• Muscle twitches
  • Tremors
  • Involuntary jerking movements
  • Problems with balance
  • Stiff muscles
  • Twitching movements in the face and tongue
  • Difficulty with coordinating arms and legs
  • Peripheral neuropathy
  • Migraine headache
  • Episodic disorder
  • Decreased visual acuity
  • Decreased color vision
  • Similar symptoms of Parkinson’s disease
  • Similar symptoms of multiple sclerosis
  • Mood disorders
  • Seizures


Clinical evaluation involving an extensive neurological examination is one way of diagnosing spinocerebellar ataxia. In the clinical evaluation, a clinical algorithm is used.
If the patient presents symptoms of spinocerebellar ataxia after thorough and detailed physical examination, other organ systems are also checked. An ophthalmological examination may also be advised based on the symptoms and examination.
The doctor also obtains a three-generation family history and examines other members of the family most especially the parents.

A CT scan or an MRI scan has the potential to detect degeneration of the brainstem and the cerebellum, a common finding in people with SCA. The involvement of other parts of the neuraxis is also checked for involvement during an MRI scan.

The best way to verify if a person has SCA is through genetic testing. It can determine the specific type of SCA that a person has. Genetic testing is used to test the various genes that are known to cause SCA. Carrier testing on the other hand for the relatives who are at risk of having SCA. Prenatal testing is done if the mutations causing SCA in the family are known or identified.

Genetic testing is done to discover whether an individual has inherited the repeat expansion or gene mutation for SCA or not. This testing is done for SCA types 1, 2, 3, 6, 7, 8, 10, 12, 14, and 17 which are the types of SCA that are caused by a repeat expansion. Blood samples or tissue samples can be used for the genetic testing. If the type of genetic SCA is already known in the family, only that specific type of SCA will be tested for.
Testing is done for SCA types 1, 2, 3, 6, and 7 if the type of SCA has not been determined in an affected person or a family. The results of the SCA testing comes out after 2 to 4 weeks.

Symptomatic testing is done to determine the cause of ataxia in an affected individual while presymptomatic testing is done for an individual who is at risk of having SCA but does not show any signs or symptoms of the condition.

It is really important to confirm the diagnosis and type of SCA within the family.
Medical records on affected family members are often requested.

The results of the genetic testing may either be normal/negative, positive, or uncertain.
A person may still be affected with SCA despite a negative result in the genetic testing.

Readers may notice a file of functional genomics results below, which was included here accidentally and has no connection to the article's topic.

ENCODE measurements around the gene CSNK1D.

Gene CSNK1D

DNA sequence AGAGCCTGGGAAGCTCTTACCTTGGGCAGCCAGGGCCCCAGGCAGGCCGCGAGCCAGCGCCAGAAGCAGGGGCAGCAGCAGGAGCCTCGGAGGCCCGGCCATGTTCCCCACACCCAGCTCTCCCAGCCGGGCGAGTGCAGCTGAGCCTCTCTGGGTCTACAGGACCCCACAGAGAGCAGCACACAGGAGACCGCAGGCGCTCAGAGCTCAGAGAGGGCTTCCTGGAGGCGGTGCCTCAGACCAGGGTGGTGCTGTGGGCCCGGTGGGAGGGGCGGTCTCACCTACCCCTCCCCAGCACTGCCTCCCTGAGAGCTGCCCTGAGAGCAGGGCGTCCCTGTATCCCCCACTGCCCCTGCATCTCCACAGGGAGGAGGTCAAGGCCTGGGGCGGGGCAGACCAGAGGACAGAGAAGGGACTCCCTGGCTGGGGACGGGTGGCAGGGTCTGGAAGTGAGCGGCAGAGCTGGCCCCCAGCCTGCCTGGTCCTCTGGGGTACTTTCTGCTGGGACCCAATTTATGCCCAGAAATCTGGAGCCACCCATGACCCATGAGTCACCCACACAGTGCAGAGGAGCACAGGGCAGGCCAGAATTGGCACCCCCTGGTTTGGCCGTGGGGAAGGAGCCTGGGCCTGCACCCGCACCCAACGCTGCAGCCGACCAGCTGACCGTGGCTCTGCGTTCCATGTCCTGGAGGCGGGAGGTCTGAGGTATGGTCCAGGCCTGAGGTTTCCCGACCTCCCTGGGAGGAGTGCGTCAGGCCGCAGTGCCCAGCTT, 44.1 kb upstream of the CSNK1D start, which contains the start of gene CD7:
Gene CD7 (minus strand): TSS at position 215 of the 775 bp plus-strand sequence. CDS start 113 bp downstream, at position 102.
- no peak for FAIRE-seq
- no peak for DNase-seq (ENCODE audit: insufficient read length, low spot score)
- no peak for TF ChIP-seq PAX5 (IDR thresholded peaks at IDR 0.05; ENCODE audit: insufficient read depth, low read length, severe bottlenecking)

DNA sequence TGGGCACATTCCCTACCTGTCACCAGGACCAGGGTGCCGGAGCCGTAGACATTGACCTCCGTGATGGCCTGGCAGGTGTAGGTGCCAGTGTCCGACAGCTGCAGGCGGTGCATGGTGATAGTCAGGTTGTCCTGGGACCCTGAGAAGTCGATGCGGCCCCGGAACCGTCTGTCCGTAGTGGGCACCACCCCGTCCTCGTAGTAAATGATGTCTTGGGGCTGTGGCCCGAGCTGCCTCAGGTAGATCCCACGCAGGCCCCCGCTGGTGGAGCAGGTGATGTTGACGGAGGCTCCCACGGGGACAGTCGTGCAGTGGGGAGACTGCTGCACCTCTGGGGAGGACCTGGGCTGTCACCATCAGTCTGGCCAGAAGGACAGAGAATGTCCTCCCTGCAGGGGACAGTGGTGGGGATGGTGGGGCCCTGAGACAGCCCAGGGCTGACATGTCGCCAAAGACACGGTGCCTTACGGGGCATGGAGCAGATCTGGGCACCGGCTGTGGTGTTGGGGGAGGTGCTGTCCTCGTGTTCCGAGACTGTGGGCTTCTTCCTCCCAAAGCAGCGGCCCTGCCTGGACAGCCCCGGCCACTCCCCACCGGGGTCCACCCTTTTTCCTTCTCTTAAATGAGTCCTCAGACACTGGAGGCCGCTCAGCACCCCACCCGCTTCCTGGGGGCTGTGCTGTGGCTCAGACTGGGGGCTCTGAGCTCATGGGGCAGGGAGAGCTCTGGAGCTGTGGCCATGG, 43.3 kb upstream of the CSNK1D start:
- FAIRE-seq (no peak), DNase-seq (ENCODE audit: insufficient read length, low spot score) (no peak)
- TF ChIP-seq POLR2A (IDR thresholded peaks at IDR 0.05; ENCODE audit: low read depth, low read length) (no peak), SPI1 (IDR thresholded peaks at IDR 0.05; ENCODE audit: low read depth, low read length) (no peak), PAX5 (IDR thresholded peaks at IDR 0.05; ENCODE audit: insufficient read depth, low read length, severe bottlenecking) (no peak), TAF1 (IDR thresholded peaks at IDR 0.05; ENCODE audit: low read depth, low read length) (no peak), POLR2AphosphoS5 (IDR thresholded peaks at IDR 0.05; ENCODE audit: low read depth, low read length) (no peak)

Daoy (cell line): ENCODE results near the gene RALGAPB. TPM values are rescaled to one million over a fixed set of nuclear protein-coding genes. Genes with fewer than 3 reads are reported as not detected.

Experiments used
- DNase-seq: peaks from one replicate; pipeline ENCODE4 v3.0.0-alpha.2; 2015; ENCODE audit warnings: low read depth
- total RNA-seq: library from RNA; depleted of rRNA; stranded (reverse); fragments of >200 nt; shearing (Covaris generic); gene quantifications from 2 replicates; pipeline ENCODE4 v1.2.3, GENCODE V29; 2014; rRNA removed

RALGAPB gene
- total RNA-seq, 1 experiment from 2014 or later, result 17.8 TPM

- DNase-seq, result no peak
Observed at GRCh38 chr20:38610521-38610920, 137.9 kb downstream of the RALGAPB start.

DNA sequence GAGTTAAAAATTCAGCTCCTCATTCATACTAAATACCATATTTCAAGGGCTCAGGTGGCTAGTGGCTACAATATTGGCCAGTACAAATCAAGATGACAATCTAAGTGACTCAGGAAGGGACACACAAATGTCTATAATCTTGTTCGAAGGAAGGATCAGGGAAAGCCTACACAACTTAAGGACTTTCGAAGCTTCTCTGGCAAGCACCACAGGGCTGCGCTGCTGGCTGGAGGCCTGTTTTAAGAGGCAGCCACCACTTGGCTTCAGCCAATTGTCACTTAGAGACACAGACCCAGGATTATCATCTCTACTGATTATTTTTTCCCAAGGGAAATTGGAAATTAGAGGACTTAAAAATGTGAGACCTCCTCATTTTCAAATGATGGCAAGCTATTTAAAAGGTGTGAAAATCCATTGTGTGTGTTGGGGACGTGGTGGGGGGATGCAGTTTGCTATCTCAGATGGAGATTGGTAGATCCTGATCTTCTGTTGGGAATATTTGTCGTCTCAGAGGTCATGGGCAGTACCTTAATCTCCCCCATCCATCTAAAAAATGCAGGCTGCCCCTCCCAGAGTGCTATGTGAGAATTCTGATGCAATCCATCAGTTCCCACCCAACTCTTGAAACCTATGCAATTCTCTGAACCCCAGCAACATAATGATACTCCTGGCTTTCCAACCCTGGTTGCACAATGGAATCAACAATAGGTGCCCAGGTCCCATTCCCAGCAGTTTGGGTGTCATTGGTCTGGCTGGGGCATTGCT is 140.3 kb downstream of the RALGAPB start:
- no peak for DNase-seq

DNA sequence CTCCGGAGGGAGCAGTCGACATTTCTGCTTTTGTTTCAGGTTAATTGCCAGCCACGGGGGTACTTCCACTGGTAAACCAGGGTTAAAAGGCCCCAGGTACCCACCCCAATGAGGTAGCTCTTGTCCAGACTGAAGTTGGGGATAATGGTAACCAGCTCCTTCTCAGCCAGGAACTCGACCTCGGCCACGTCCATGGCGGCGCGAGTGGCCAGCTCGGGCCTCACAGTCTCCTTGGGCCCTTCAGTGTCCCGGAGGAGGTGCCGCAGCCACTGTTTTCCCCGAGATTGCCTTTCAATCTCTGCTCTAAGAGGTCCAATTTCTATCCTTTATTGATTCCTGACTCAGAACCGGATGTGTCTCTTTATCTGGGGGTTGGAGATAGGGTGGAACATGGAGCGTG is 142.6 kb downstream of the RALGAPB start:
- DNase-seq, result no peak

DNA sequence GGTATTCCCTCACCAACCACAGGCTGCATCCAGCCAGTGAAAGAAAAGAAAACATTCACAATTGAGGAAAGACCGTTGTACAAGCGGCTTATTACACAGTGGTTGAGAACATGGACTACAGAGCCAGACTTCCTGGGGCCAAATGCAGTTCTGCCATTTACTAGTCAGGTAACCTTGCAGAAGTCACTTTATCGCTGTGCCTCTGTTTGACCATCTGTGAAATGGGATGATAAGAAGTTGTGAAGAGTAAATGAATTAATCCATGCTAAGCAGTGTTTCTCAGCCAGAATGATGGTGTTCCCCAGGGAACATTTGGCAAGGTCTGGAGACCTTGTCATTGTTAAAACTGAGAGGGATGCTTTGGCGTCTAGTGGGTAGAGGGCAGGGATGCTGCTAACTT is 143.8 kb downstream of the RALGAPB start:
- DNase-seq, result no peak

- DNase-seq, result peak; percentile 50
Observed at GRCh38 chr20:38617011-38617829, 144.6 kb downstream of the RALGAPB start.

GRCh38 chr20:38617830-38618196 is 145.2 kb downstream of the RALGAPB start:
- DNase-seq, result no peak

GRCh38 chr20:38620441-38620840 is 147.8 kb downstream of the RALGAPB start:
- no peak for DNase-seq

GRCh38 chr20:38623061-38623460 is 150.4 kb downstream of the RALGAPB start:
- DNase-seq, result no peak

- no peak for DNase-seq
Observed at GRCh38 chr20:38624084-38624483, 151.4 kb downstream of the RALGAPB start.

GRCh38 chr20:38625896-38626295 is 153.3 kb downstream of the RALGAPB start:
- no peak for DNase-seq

There is no specific cure for spinocerebellar ataxia at the moment considering that it is a progressive and irreversible disease. The treatments available are more for relieving the symptoms. However, there have been studies in finding a potential cure for SCA.

The best treatment for SCA is different per SCA type and they also depend on the manifested signs and symptoms of an affected individual.

If the ataxia is caused by underlying conditions, the individual undergoes treatment to cure the underlying condition. For example, if the ataxia is a result of a metabolic disorder, the patient is treated with medications and a controlled diet. Vitamin therapy is for a patient that has a vitamin deficiency.

There are also a couple of medications to lessen the symptoms and treat gait and swallowing disorders. Muscle relaxants are used to relax the muscles that are contracting and are causing pain. Acetazolamide (Diamox) or topiramate (Topamax) may help in the episodic phase of the SCA6. Zolpidem improves the symptoms for SCA2. Varenicline improves symptoms for SCA3.

Physical therapy is recommended to help in strengthening their muscles and to train the uncoordinating muscles. With therapeutic exercise programs, physical therapists are able to help patients maintain their level of independence.

Speech therapy is done on patients who are suffering from speech difficulties to improve the use of muscles in speaking. Speech-language pathologists may use alternative and augmentative communication devices or behavioral intervention strategies to help patients with impaired speech.

Assistive technologies and other therapies are also recommended to help affected individuals in their daily activities. Occupational therapy is done on patients so that they can learn to modify some of the motor functions through the use of adaptive devices.
A walker or a cane is advised for patients who have a tendency to fall.

Psychological counseling is also recommended but it depends on the patient, the patient’s family, and their specific needs.